Pistons Mailbag - November 28, 2018
What moves do the Pistons look to make if they’re in the playoff hunt but see an opening to move up in the East’s pecking order? That kicks us off for this week’s edition of Pistons Mailbag.
Mitchell (@MitchyMitch9): If the Pistons maintain this stance of being around the 5-8 seed, do you anticipate them making a major move to make a bigger push toward the top of the East?
Langlois: Major in-season moves don’t come around all that often, though the Pistons have made them three times in the last four years with trades for Reggie Jackson (2015), Tobias Harris (2016) and Blake Griffin (2018). It would be purely guesswork to speculate what the Pistons will be looking to do at the February trade deadline, two-plus months away, only 18 games into a season where they’ve more or less met expectations. Ed Stefanski’s only trade to date came on draft night when he swapped two future second-round picks for the 38th pick he used on Khyri Thomas. The guts of the team – all but free agents Glenn Robinson III, Jose Calderon and Zaza Pachulia plus draft picks Thomas and Bruce Brown – were inherited from the Van Gundy administration. Is a “major move” that doesn’t include breaking up the Griffin-Andre Drummond nucleus possible? It would almost have to include future draft picks. Tom Gores’ marching orders since becoming Pistons owner seven years ago have been to win now without imperiling the future. So I don’t think you’ll see an overreach to add players that almost surely help in the short term but risk long-term pain. But if they can add a piece that fits the Griffin-Drummond dynamic without making 2020 and beyond look bleak, sure, they’ll push very hard for that.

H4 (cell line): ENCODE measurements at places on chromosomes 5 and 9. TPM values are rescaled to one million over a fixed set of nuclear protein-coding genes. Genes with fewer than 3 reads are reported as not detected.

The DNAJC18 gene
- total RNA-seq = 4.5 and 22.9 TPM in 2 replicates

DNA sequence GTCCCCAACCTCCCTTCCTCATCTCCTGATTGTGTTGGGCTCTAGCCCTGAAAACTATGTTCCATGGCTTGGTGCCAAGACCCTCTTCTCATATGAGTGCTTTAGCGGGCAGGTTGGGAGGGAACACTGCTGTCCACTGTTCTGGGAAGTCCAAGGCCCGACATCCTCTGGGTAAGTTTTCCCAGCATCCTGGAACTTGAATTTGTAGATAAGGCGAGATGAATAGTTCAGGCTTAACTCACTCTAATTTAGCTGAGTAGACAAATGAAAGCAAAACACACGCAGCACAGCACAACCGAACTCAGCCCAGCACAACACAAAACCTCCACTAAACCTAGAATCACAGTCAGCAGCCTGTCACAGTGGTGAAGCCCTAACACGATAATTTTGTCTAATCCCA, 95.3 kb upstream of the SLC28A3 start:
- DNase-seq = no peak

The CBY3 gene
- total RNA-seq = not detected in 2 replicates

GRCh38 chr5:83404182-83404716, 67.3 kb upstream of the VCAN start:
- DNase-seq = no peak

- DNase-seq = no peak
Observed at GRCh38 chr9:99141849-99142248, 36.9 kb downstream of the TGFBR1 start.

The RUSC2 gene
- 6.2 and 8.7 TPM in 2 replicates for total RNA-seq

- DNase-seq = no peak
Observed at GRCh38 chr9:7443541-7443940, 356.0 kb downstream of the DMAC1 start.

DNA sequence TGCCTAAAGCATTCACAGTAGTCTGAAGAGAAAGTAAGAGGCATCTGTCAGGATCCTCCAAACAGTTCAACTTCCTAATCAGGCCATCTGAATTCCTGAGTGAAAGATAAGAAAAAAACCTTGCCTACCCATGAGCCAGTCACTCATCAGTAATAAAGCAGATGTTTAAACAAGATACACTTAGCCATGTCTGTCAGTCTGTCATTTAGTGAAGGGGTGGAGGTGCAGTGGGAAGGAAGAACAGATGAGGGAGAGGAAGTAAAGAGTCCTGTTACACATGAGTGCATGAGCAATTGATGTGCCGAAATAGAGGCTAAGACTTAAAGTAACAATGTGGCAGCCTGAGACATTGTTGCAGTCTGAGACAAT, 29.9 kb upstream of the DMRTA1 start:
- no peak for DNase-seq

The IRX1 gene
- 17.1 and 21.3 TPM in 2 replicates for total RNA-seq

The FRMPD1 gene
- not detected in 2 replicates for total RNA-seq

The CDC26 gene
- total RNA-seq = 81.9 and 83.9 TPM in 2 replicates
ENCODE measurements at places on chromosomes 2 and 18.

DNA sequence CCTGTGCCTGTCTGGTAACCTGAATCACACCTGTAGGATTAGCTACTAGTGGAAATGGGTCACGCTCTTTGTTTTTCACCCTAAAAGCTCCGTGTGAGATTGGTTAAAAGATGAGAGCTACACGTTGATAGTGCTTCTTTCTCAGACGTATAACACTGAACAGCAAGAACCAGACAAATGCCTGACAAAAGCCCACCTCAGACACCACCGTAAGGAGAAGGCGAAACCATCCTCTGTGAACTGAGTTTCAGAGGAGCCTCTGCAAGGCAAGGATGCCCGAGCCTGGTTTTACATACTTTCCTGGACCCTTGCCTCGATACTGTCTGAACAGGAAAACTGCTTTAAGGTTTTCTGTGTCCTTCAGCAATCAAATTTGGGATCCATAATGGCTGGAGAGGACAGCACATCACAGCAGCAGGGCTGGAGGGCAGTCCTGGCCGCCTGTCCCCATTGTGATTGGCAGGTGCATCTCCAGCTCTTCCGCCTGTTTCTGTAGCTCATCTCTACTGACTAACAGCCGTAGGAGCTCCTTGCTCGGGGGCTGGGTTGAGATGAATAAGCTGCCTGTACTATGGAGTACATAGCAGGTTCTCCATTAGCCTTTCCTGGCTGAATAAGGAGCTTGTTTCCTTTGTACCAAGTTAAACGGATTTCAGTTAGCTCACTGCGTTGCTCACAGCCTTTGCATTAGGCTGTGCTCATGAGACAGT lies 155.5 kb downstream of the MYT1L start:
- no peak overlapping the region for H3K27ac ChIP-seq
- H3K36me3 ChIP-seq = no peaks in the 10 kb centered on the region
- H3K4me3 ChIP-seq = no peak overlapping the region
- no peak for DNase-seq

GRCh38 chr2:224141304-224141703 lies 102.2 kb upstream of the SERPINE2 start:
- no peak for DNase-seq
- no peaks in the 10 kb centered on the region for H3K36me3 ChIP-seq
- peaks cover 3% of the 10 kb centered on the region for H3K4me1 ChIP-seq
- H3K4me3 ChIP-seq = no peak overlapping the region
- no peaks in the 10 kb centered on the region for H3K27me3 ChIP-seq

Charles (Redford, Mich.): A good, even trade: Ish Smith for Markelle Fultz. That’s what I would offer. I’ve seen people with the yips in bowling, golf, darts – five people in all – and only one was able to overcome it. The rest had to live with it. So be careful, Pistons.
Jason (Troy, Mich.): Would the Pistons be interested in trading for Markelle Fultz? An offer of either Langston Galloway or Jon Leuer for Fultz if Philly finds it agreeable.
Feed Kerryon (@FeedKerryon): Philly doesn’t have Markelle Fultz in any future plans – any chance the Pistons have interest in him? I feel like a change of scenery and some help from Casey can make him into that player we know he can be. And he shouldn’t be expensive.